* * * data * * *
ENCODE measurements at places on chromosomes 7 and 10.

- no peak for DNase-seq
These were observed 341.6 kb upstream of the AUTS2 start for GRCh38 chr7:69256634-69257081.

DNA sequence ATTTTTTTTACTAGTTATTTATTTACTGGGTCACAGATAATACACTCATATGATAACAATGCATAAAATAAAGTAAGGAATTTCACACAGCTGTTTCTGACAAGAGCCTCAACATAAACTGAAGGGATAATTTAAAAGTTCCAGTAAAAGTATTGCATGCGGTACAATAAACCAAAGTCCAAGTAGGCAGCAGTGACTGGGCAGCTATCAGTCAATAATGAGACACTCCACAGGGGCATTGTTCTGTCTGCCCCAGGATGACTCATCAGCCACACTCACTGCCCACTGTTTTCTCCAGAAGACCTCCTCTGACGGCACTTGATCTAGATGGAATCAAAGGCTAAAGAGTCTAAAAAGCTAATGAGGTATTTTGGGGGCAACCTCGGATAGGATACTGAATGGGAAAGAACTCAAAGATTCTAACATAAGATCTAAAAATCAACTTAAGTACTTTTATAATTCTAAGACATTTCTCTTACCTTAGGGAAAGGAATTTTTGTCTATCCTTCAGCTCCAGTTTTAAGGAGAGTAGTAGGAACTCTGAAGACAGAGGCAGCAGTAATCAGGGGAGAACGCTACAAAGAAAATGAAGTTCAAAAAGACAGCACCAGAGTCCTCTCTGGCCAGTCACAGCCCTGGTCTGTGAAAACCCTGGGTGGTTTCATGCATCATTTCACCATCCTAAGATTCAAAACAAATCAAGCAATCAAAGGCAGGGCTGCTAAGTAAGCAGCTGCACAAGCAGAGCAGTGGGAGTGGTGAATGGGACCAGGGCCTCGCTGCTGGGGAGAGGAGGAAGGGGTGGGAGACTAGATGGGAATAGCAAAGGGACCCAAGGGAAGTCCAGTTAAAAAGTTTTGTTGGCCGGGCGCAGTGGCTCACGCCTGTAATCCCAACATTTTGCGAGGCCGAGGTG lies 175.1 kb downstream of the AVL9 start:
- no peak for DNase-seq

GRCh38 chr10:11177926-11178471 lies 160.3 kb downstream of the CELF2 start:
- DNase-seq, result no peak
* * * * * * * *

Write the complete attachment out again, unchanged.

ENCODE measurements at places on chromosomes 7 and 10.

- no peak for DNase-seq
These were observed 341.6 kb upstream of the AUTS2 start for GRCh38 chr7:69256634-69257081.

DNA sequence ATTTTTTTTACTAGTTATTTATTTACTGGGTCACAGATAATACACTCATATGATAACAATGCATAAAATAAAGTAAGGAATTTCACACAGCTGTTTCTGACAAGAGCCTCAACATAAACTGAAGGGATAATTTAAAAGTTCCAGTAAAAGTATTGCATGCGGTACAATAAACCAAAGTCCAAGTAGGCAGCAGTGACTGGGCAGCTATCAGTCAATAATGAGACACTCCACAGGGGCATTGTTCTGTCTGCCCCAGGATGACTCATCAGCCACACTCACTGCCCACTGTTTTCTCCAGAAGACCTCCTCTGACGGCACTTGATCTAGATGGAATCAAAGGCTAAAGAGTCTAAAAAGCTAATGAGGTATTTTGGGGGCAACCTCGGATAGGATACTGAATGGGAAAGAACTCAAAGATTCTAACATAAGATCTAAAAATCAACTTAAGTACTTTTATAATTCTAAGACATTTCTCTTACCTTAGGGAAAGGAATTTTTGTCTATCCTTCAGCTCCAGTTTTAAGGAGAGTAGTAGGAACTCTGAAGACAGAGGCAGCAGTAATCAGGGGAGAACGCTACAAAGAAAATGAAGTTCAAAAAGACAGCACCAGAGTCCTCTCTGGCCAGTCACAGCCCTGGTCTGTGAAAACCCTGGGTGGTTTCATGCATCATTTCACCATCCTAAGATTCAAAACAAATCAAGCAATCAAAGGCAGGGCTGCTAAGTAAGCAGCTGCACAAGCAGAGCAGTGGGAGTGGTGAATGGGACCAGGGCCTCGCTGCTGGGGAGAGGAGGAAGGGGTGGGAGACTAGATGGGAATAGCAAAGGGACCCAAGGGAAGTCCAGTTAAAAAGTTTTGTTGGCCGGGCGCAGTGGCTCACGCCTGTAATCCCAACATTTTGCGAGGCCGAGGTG lies 175.1 kb downstream of the AVL9 start:
- no peak for DNase-seq

GRCh38 chr10:11177926-11178471 lies 160.3 kb downstream of the CELF2 start:
- DNase-seq, result no peak